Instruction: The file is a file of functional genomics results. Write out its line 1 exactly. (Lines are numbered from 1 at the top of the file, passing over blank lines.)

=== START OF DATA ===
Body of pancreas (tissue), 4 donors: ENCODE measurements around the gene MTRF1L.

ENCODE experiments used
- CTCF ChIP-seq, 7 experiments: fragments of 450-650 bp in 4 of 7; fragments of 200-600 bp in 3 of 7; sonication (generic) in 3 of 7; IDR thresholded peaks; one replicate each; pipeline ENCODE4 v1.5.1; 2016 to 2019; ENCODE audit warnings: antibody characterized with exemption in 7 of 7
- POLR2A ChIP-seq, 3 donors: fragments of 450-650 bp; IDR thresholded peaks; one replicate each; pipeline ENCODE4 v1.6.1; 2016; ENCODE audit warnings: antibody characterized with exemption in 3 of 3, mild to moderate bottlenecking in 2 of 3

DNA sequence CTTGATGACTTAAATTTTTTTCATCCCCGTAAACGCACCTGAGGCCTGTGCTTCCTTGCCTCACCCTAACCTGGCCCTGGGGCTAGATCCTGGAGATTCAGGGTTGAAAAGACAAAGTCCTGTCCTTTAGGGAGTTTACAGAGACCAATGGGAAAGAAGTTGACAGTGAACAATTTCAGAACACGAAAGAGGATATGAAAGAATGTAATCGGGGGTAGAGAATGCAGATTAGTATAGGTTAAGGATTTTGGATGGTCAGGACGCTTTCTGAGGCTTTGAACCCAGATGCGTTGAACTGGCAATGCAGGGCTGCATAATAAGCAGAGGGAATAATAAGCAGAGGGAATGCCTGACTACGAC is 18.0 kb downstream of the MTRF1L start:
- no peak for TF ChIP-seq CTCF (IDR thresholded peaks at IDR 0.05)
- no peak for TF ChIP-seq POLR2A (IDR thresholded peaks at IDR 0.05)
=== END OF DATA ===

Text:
Body of pancreas (tissue), 4 donors: ENCODE measurements around the gene MTRF1L.